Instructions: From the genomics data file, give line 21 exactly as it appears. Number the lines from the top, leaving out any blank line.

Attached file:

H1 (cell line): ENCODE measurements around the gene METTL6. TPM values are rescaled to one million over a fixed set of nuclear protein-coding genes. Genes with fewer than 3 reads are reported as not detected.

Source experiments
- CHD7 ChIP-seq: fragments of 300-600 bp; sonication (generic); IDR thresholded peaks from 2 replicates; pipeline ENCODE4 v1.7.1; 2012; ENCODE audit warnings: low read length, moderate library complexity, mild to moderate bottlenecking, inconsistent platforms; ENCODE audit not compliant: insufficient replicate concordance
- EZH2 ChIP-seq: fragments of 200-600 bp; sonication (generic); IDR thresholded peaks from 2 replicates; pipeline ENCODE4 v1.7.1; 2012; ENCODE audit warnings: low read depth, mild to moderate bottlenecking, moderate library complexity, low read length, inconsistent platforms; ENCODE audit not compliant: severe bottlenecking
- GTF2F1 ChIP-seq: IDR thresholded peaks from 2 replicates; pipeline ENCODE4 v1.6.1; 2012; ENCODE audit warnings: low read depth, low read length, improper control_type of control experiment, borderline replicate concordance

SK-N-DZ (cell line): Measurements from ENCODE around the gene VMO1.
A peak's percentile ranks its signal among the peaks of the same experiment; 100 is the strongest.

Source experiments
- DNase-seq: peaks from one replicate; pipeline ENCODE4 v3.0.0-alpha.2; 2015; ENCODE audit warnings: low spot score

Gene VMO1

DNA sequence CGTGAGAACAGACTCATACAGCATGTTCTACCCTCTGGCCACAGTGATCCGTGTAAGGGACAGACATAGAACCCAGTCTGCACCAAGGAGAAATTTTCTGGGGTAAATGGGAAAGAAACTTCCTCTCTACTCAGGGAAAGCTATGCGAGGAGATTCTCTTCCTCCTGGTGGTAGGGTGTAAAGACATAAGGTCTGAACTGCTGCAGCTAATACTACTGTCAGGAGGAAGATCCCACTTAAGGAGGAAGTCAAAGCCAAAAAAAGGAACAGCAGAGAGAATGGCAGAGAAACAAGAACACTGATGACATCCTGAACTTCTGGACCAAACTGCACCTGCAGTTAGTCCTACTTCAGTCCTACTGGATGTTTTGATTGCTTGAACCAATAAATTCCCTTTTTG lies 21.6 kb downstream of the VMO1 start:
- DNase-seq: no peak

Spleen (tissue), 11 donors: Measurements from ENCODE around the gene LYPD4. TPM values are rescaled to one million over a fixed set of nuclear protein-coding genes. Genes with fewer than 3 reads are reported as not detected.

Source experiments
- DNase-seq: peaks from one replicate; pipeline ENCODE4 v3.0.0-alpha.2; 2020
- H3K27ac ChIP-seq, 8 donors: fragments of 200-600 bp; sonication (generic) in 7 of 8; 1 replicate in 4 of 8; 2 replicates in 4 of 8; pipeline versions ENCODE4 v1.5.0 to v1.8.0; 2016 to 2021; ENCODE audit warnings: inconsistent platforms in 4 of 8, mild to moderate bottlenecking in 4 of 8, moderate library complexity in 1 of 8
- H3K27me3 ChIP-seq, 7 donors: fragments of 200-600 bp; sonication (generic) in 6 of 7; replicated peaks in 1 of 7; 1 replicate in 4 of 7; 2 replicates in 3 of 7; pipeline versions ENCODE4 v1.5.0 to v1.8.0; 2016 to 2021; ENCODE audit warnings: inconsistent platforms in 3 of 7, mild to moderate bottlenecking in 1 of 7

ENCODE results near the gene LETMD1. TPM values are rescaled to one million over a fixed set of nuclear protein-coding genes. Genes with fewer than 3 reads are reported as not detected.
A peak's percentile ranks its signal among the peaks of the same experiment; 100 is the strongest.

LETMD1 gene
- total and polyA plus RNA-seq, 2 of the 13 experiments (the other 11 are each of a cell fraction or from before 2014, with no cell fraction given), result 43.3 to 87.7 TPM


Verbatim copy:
- total and polyA plus RNA-seq, 2 of the 13 experiments (the other 11 are each of a cell fraction or from before 2014, with no cell fraction given), result 43.3 to 87.7 TPM